Tuesday, October 16, 2018


Year: 1959
Director: Edward Bernds
Cast: Vincent Price, Brett Halsey, David Frankham
Run Time: 1 hour 20 minutes

This just in, I'm an idiot, and I love what I do way too much. This October I'm already running a Children of the Corn marathon in addition to our annual crossover with Cardboard Science at Kinemalogue. But I did a bad thing. After Hunter assigned me to watch 1958's The Fly, I looked at my shelf and realized I owned the Cronenberg remake, even though I'd never seen it. Then I researched the franchise and learned that the original had two sequels and the remake had one. What's this? A franchise I'd never seen before and barely even knew about? You know I had to get on that crap. 

I was already feeling kind of bad that this Corn marathon coincides with the series we're currently running on my podcast Scream 101, so it's kind of redundant if someone both listens to the podcast and reads my blog (even though that's assuming a lot on your part to begin with). Because of that, I thought I'd do something extra special. So hey! Whatever the twisted genesis, this October I'm running a bonus series on the five entries in The Fly franchise. Maybe I'll get a P.O. box so you can send me those straitjackets with more convenience.

Pictured: Me grappling with my inner completist demons.

Return of the Fly arrived just one year after The Fly sucked a solid chunk of money up through its B-movie proboscis. The studio did what any self-respecting company would do in this situation: rush through a follow-up and slash the budget, reverting this entry to the much cheaper black-and-white, which also helped cover up any seams in the special effects.

So, the plot. The hero of the last film obviously being dead, we pick up with his son, who was eight years old in 1958 but seems to be in his mid-to-late 20's at this point, which would seem to set this film in the late 70's if the filmmakers paid a single shred of attention to detail. But judging by the fact that no fewer than two times we see a door destroyed, only for it to be fully functional and whole in the very next scene, they maybe didn't care too much about such pesky little nuisances as details.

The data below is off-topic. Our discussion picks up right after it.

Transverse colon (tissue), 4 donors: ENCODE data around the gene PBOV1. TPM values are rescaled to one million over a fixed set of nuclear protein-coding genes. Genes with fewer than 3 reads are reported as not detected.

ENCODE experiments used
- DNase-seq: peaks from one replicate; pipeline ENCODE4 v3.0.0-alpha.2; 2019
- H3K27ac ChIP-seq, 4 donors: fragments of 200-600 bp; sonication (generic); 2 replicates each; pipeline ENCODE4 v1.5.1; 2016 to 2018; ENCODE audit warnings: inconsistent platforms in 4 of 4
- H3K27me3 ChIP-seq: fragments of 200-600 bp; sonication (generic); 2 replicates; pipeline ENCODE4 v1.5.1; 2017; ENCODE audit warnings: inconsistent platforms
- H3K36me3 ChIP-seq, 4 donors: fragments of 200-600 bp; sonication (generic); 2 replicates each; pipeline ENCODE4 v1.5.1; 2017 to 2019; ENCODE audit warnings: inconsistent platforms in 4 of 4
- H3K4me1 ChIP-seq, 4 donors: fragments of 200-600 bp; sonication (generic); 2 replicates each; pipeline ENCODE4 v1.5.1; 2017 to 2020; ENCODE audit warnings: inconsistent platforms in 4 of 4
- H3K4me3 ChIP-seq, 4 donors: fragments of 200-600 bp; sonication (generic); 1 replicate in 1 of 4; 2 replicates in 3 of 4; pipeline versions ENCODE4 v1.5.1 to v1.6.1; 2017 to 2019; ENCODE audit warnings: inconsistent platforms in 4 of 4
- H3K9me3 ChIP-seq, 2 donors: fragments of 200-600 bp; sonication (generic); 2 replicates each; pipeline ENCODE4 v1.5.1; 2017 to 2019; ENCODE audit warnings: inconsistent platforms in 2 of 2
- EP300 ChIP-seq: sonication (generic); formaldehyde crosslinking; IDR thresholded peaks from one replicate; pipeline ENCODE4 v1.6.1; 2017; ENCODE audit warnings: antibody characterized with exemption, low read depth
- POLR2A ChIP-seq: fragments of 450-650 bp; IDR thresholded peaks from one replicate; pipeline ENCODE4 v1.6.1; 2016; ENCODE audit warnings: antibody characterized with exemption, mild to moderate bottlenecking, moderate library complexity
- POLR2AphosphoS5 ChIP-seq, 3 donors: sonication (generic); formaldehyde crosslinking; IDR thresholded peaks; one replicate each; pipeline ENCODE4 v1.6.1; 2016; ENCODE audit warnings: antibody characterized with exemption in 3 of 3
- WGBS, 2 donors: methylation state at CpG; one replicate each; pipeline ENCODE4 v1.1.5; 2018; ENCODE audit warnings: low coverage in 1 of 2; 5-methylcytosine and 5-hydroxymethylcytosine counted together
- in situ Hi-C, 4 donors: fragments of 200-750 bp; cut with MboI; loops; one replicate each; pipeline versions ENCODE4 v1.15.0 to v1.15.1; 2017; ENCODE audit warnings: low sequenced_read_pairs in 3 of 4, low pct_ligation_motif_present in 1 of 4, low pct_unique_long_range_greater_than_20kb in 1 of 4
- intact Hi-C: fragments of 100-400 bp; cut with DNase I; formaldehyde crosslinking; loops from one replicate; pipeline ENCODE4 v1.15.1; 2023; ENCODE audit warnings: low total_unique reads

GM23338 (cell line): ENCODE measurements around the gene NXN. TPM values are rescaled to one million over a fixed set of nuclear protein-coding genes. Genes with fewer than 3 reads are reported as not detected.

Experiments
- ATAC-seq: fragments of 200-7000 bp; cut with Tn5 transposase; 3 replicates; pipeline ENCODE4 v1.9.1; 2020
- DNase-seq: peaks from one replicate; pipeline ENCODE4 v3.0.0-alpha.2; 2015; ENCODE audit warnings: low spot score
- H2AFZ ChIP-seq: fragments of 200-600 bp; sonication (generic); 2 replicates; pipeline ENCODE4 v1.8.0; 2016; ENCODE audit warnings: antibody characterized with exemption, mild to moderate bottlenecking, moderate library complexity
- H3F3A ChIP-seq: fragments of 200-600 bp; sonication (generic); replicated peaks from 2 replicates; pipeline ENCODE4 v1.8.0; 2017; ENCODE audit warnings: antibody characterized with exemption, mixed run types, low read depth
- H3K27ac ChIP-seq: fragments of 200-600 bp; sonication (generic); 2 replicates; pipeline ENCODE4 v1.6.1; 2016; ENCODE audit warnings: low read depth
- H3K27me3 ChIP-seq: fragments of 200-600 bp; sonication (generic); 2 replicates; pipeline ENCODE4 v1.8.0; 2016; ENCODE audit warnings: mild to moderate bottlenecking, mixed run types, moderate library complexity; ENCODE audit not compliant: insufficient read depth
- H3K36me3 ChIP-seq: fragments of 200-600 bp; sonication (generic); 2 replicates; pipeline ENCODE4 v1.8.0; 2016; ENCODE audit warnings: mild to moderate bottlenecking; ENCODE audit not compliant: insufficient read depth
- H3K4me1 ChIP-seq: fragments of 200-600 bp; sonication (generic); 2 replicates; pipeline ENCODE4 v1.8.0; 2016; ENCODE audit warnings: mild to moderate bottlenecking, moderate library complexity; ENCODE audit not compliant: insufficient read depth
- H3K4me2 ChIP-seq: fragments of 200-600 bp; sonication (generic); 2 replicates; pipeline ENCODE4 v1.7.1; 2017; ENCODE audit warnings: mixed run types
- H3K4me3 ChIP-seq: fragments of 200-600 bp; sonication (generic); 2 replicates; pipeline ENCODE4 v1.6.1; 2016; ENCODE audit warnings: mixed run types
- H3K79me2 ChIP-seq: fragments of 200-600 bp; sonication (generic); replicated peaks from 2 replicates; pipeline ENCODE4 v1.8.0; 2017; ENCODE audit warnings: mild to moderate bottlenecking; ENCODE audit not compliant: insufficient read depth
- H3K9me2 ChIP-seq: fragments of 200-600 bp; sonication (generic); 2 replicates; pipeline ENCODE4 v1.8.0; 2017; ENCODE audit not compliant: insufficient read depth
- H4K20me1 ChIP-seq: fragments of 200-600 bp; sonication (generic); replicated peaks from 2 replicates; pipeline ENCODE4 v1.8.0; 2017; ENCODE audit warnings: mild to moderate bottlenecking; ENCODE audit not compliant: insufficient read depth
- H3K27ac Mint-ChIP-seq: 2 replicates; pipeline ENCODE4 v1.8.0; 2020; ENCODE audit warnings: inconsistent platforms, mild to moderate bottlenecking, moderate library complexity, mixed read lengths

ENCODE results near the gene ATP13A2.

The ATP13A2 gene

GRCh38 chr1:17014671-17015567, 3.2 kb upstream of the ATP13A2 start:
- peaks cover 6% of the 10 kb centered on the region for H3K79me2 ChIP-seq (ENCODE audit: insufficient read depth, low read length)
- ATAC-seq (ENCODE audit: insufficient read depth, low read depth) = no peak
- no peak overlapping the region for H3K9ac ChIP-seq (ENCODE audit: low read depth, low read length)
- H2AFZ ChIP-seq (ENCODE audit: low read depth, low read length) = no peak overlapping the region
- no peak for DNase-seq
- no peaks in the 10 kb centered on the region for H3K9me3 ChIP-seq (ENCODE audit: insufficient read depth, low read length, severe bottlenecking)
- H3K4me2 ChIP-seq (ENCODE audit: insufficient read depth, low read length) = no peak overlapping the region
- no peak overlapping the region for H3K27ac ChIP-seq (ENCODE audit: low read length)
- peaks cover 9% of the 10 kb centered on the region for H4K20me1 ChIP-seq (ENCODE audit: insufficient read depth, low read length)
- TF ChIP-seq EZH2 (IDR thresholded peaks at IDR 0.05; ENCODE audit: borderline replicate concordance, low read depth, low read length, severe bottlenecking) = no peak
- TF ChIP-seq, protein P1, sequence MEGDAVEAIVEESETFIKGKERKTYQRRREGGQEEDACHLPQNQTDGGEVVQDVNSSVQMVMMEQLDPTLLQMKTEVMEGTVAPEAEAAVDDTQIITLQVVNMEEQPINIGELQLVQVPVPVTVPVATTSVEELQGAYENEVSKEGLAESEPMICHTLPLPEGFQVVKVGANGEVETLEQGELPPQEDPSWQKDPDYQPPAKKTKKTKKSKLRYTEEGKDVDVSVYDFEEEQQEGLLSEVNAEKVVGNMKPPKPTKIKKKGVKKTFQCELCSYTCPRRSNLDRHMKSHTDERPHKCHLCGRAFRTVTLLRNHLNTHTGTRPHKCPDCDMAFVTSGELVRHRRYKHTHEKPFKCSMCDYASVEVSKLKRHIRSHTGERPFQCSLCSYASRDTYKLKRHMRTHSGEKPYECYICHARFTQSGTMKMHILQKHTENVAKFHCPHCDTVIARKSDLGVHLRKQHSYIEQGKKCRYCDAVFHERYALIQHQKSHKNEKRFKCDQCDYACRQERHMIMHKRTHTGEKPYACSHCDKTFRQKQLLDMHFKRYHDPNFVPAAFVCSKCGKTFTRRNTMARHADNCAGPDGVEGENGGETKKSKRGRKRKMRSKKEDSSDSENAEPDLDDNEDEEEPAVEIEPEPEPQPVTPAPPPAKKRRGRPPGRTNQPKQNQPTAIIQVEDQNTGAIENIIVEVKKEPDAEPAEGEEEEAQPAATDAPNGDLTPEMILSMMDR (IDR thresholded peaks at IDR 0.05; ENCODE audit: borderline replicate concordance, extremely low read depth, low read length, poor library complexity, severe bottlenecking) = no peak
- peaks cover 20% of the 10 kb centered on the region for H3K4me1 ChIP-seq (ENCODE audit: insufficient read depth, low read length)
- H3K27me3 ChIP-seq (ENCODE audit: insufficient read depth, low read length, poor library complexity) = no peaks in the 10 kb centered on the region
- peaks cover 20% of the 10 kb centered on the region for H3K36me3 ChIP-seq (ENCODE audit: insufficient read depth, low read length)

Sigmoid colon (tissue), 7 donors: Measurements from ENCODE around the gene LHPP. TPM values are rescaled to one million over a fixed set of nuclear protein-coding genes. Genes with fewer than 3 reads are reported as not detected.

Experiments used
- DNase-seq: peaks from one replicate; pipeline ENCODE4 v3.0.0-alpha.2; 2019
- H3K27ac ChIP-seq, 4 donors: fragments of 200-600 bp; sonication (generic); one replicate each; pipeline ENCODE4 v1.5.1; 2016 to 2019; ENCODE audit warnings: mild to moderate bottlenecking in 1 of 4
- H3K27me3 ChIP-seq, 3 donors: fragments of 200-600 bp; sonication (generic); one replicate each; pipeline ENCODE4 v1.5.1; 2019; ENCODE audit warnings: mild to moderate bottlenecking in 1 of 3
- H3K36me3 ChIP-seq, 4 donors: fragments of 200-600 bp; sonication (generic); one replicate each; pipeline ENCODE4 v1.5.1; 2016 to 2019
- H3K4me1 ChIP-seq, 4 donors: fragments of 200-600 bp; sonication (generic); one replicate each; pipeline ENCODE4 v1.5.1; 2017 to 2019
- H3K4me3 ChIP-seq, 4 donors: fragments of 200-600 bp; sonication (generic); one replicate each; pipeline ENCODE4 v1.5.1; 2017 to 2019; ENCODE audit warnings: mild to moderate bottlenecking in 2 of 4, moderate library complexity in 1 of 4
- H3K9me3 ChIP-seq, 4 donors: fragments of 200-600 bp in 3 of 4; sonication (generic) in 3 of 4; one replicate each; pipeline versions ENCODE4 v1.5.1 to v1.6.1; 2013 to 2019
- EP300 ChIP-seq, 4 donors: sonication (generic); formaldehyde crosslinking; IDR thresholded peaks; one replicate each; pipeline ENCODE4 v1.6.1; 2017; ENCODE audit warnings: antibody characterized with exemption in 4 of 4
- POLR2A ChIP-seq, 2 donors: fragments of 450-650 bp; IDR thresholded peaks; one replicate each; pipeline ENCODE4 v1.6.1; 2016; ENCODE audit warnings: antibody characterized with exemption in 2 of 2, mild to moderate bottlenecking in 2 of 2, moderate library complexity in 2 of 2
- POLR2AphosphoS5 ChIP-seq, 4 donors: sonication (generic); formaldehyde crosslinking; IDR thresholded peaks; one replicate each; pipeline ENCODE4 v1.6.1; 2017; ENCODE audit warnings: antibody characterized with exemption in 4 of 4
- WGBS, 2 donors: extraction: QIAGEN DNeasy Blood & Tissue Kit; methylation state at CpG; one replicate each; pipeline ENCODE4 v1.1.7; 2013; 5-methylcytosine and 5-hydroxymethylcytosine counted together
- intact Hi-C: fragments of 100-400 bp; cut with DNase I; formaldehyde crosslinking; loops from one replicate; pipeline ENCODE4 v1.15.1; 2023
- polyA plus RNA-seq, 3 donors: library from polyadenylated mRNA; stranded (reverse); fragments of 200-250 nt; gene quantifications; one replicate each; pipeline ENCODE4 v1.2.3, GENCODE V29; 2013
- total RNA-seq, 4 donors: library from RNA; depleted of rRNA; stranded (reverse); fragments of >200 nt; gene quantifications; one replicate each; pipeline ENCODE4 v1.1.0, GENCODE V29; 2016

Anyway! The son in question is Philippe Delambre (Brett Halsey, and I certainly don't mind the time jump because he is the cutest), who against the wishes of his uncle François (Vincent Price, the only returning performer) continues his father's research to develop a teleportation device. He does this with the help of his assistant Alan Hinds (David Frankham), who might not be as nice as he seems. Oh, and one of these people is gonna turn into a half-fly half-human monster, but did I need to tell you that?

At cross purposes, the two scientists and the reluctant François pick up their work in a secluded mansion left to Philippe by his grandfather. Also left to him is the housekeeper and her lovely daughter Cecile Bonnard (Danielle De Metz), who becomes an extremely half-assed love interest for Philippe.

But who could blame her?

Return of the Fly certainly indulges in the sequel sin of "the same, only worse" in a lot of aspects (more on that later), but the thing that surprised me is that it's almost as delightful an entry in the 50's science fiction canon. The scenes where the movie shines err on the side of melodrama more than horror, but the first two acts are perhaps even superior. The original has a killer opening but once the filmlong flashback begins, there are many stalls and starts before anything meaningful happens. Here, we don't see any fly action before the 50-minute mark, but the movie is already operating on all cylinders.